Apache Skipper (Hesperia woodgatei [R. C. Williams])
Wing span: 1 1/4 - 1 11/16 inches (3.2 - 4.3 cm).
Identification: Antennae are long with short clubs and a white ring at the base of each club. Upperside is dark red-brown with a wide, dark border and small inconspicuous light spots. Male forewing stigma has black "felt". Underside of hindwing is dark brown to dark olive with small rounded spots that are usually not connected.
Life history: Males perch on hilltops all day to watch for females, who lay their eggs singly on the host plant. Caterpillars eat leaves and live in silk shelters at the base of grass clumps, then overwinter in partially underground shelters.
Flight: One brood from September-October.
Caterpillar hosts: Probably grasses.
Adult food: Flower nectar.
Habitat: Open oak-pine woodland, mountain meadows, open grassy slopes.
Range: Three separate populations: in central Arizona, northwest New Mexico, and southern Colorado south to northwest Mexico; west Texas; and central Texas.
The Nature Conservancy Global Rank: G3 - Very rare or local throughout its range or found locally in a restricted range (21 to 100 occurrences). (Threatened throughout its range).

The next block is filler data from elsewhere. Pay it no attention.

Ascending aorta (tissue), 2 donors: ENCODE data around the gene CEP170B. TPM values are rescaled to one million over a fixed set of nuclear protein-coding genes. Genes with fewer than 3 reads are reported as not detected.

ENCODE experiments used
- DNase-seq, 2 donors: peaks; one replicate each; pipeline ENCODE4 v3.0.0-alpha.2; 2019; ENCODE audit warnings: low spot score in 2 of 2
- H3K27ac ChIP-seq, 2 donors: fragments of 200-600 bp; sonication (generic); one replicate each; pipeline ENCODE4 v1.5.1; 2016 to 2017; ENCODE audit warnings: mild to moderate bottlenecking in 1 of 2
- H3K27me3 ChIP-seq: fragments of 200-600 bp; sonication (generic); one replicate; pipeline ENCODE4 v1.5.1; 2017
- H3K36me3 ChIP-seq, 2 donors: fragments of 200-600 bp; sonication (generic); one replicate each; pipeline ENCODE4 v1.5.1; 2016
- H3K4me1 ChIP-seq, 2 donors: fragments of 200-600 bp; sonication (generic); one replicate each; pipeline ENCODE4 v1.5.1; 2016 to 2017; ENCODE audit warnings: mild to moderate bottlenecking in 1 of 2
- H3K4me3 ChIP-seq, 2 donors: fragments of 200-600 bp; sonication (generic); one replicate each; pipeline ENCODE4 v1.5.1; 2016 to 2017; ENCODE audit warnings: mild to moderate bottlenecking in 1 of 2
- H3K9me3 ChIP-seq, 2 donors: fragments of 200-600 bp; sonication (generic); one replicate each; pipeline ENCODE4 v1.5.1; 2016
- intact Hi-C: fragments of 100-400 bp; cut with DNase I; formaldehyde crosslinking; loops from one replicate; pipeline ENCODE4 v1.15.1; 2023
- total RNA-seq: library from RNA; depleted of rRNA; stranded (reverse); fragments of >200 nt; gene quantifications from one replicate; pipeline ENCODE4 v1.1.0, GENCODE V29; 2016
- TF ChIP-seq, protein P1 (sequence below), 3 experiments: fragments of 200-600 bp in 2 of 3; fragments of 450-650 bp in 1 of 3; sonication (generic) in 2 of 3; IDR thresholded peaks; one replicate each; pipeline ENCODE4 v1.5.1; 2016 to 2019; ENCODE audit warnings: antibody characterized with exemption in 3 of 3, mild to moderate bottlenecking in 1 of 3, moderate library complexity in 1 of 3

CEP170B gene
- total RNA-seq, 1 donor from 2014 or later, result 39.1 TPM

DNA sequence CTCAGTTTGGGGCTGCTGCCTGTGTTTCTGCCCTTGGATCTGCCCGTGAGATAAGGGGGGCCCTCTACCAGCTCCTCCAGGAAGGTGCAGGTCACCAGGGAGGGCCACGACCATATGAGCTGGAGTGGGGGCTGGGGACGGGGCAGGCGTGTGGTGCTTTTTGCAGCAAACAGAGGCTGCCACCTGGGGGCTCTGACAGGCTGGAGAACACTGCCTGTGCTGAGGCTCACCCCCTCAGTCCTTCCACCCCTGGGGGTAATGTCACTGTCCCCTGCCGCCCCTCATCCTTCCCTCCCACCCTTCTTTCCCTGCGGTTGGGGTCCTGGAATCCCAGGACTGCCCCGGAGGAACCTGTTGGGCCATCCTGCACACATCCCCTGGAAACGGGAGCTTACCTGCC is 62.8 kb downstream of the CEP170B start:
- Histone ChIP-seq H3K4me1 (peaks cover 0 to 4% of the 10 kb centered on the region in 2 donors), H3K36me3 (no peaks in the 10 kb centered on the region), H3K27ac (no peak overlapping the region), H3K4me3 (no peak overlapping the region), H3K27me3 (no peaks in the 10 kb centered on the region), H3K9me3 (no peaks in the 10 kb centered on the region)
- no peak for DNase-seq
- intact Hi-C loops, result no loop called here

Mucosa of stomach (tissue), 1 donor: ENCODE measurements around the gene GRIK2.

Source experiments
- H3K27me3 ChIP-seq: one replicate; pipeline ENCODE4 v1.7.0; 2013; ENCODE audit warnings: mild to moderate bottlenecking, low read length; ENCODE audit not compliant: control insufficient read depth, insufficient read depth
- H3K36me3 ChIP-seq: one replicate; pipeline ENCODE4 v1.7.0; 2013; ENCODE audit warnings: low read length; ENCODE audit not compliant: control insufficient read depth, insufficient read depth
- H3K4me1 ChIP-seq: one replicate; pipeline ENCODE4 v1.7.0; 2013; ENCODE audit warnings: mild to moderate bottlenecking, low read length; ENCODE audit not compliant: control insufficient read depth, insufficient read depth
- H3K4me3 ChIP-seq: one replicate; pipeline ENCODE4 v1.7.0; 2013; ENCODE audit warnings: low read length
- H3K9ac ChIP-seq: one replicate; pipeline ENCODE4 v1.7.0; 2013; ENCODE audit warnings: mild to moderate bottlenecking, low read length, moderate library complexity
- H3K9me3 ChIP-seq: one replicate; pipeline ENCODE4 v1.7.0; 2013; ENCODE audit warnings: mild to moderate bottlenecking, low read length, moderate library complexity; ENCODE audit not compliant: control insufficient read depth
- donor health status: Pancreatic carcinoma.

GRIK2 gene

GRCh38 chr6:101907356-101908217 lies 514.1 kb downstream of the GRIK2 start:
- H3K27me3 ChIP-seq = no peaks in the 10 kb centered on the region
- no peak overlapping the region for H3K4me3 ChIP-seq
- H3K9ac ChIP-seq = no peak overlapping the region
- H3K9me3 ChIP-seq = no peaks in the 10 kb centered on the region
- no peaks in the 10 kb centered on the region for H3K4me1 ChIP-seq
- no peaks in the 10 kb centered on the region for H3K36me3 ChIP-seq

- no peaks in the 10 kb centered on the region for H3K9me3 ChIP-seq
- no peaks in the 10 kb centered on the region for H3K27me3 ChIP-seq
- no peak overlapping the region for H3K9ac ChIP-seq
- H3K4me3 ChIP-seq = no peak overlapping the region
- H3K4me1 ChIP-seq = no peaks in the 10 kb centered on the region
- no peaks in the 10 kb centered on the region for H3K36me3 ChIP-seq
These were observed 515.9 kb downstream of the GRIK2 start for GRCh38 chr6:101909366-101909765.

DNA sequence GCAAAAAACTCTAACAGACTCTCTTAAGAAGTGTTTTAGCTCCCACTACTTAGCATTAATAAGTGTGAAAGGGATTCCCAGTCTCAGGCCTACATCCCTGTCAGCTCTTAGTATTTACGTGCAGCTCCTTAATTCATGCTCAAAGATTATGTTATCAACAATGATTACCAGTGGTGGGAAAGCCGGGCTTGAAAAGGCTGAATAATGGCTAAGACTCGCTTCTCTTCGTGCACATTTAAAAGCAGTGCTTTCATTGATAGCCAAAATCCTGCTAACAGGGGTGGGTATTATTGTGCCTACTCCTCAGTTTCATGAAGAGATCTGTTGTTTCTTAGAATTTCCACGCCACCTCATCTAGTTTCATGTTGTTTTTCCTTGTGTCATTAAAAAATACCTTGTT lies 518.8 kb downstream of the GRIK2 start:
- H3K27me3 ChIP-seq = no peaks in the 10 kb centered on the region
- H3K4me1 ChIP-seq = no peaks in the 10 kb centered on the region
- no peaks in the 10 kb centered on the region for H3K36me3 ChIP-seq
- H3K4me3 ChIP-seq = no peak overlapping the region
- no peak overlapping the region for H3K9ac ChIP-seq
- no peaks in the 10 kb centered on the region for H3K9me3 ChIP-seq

Bailowitz, R. A., and J. P. Brock. 1991. Butterflies of southeastern Arizona. Sonoran Arthropod Studies, Inc., Tucson, Arizona. 342 pages. Opler, P. A. and V. Malikul. 1992. A field guide to eastern butterflies. Peterson field guide #4. Houghton-Mifflin Co., Boston. 396 pages, 48 color plates. Scott, J. A. 1986. The butterflies of North America. Stanford University Press, Stanford, Calif. 583 pages, 64 color plates. Stanford, R. E. and P. A. Opler. 1993. Atlas of western USA butterflies including adjacent parts of Canada and Mexico. Denver and Fort Collins, CO. Tilden, J. W. 1986. A field guide to western butterflies. Houghton-Mifflin Co., Boston, Mass. 370 pages, 23 color plates.
Author: Jane M. Struttmann